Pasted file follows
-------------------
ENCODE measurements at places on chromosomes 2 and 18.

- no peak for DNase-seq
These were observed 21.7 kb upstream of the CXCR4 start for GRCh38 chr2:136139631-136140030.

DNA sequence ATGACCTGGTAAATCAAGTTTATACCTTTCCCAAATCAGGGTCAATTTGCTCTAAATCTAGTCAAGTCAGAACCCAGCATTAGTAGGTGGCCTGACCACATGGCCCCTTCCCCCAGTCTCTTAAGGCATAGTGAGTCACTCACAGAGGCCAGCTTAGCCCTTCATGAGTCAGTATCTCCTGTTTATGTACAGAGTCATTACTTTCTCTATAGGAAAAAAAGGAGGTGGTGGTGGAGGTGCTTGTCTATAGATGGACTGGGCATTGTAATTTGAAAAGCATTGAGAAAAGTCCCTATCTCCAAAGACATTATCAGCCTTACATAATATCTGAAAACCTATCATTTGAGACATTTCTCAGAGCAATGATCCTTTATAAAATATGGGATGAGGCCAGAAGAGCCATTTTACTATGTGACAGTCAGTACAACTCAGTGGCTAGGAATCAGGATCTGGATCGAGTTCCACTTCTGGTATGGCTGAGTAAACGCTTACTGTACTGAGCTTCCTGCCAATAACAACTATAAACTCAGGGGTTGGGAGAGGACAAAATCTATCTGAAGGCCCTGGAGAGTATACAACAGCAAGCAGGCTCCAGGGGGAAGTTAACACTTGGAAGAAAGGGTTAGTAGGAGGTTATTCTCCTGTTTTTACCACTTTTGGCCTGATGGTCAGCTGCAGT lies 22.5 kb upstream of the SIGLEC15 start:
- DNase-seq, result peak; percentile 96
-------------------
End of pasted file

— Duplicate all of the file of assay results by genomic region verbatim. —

ENCODE measurements at places on chromosomes 2 and 18.

- no peak for DNase-seq
These were observed 21.7 kb upstream of the CXCR4 start for GRCh38 chr2:136139631-136140030.

DNA sequence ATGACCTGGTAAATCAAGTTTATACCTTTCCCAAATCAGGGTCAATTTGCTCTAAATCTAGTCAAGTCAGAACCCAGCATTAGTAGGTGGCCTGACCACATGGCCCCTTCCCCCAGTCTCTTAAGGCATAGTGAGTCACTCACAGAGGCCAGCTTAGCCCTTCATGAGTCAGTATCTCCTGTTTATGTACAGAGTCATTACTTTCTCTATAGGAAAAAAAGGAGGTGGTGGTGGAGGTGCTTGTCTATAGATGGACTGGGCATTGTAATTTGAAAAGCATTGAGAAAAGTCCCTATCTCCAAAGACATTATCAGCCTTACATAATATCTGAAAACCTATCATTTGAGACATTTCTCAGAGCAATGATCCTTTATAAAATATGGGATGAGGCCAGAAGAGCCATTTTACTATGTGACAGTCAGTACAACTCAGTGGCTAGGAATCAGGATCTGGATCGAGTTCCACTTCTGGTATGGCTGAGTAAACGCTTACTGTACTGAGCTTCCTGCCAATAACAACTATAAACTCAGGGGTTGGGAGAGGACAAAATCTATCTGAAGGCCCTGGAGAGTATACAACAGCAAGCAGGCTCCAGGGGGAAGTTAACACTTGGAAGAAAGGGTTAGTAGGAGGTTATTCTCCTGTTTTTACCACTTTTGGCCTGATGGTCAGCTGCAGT lies 22.5 kb upstream of the SIGLEC15 start:
- DNase-seq, result peak; percentile 96